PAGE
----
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Old 08 September 2016, 03:52   #1
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Small RIB trailer info

I've been looking at 4m ish RIBs to buy (used) and a lot of them seem to be on homemade looking trailers with several keel rollers and then a single roller wheel each side above the axle to stabilise the boat once loaded (similar to pic below).

I've launched and recovered plenty of boats with full roller or bunk trailers and haven't seen this set up before. Looks to me as if it would be fairly tricky to load the boat as the side rollers don't come into play until the boat is well on the trailer and you would have to line up perfectly to get the keel on (or get quite wet and load manually i guess?)

Most of the time I launch/recover solo so it looks like this wouldn't be possible with this arrangement so am currently budgeting for a new roller trailer when looking to buy.

Can anyone please explain how this sort of trailer is used effectively?

Cheers
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Old 08 September 2016, 03:53   #2
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Pic of similar trailer
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Old 08 September 2016, 04:01   #3
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Quote:
Originally Posted by CUSAC View Post
Pic of similar trailer
yep thats a trailer that will damage your boat quite easily the keel roller is too far out and as you say the rollers dont do anything until the boats well on. you need a set up that will allow the boat to load from an angle floating carrier.

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Old 08 September 2016, 09:55   #4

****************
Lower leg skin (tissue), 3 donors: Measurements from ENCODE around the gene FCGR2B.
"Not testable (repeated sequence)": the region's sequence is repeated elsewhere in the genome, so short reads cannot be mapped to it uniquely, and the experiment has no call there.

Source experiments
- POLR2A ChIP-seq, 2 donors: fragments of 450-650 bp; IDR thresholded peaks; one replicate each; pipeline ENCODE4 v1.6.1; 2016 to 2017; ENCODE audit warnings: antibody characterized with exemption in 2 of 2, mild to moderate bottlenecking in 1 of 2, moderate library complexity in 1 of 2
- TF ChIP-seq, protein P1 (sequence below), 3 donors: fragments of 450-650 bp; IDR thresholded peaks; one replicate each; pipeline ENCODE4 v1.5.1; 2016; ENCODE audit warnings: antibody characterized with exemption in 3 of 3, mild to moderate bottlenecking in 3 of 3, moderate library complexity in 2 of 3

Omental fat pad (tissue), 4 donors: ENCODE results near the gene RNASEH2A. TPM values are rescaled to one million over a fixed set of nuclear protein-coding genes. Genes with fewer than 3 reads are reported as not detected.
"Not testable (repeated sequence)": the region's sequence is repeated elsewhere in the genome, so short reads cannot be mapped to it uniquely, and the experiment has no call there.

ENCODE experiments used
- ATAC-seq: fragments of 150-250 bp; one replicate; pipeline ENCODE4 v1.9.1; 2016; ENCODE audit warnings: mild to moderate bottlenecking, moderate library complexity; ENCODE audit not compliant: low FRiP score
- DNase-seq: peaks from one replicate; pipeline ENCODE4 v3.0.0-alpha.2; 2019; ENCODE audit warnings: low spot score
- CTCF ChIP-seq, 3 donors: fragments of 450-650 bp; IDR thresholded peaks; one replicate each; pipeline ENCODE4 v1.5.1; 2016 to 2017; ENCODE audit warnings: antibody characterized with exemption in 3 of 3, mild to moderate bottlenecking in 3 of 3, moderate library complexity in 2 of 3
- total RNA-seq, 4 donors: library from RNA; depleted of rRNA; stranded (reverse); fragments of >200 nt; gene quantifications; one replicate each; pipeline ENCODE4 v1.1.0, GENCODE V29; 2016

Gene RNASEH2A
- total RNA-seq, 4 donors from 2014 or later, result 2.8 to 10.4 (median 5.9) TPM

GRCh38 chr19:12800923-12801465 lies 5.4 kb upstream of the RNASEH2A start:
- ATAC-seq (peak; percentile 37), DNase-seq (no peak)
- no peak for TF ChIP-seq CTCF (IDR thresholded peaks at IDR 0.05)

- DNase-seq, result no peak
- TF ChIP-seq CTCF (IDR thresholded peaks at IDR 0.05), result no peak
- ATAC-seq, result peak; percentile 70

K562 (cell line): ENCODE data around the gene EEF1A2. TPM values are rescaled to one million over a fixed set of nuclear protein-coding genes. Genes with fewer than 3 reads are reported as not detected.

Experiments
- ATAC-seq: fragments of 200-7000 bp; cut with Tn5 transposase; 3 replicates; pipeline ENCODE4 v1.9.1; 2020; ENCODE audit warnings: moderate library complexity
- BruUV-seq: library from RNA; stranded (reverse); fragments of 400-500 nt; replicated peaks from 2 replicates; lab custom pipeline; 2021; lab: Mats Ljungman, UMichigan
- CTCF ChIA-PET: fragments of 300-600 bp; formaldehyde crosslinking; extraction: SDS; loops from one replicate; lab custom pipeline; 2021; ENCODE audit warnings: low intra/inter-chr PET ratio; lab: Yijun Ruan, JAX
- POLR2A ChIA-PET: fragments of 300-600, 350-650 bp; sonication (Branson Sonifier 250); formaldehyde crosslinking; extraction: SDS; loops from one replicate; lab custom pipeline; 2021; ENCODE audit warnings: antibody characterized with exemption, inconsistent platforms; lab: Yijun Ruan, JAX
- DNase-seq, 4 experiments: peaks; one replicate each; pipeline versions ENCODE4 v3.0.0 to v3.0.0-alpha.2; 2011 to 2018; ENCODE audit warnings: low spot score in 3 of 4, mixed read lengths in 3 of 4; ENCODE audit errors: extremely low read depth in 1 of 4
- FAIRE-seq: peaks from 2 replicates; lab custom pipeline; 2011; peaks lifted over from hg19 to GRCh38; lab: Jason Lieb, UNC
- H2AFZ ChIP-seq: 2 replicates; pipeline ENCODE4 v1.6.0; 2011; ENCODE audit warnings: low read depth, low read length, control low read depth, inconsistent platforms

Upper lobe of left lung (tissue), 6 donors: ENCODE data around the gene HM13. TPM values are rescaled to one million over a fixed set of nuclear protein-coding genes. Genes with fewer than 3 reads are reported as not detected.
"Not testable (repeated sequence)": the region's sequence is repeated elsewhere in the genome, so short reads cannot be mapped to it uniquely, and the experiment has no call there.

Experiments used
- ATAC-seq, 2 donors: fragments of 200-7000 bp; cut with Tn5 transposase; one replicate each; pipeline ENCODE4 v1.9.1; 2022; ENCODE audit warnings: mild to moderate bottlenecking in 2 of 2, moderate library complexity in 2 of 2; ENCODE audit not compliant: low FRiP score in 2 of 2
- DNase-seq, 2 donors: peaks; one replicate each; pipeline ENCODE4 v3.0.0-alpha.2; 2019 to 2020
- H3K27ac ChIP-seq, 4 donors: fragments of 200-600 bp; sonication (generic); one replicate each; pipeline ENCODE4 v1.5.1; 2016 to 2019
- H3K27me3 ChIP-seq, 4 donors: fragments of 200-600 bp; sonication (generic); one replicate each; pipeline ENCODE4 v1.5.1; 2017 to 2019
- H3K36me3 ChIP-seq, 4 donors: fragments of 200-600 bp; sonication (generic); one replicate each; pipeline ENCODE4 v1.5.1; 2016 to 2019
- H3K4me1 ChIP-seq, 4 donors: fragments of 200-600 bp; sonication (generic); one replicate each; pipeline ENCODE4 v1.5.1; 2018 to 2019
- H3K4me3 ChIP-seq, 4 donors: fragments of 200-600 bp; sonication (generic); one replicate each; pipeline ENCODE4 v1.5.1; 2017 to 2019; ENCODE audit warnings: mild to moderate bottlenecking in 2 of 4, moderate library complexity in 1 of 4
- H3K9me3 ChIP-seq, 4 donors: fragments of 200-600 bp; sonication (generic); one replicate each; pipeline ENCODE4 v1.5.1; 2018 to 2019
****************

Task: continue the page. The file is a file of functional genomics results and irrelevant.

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Wouldn't another set of rollers further up the trailer help center the front when recovering?

Remember that when your're picking the boat up, the trailer is angled downwards as the boat comes onto it, so all the initial contact is towards the front. I have a bunk trailer, and the bunks run the full length of the hull (to the upsweep at the bow) so running the boat onto the trailer puts the hull between the bunks and largely centers the boat to the trailer. As you pull the trailer from the water, the hull nestles down between the bunks and self-centers as the stern drops onto the trailer. That pic doesn't look like it would do that.

To be honest the pic also doesn't seem to have a lot of support for the hull - I prefer spreading the load out a little more (and I've got an aluminum hull.)


jky
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Old 08 September 2016, 11:31   #5
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Yep PIA getting a boat onto a trailer like that. If the ramp is steep the rear roller will be well below the keel but normally it's too shallow for that and the boat will roll off it rather than on it.... Been there....got the t-shirt.
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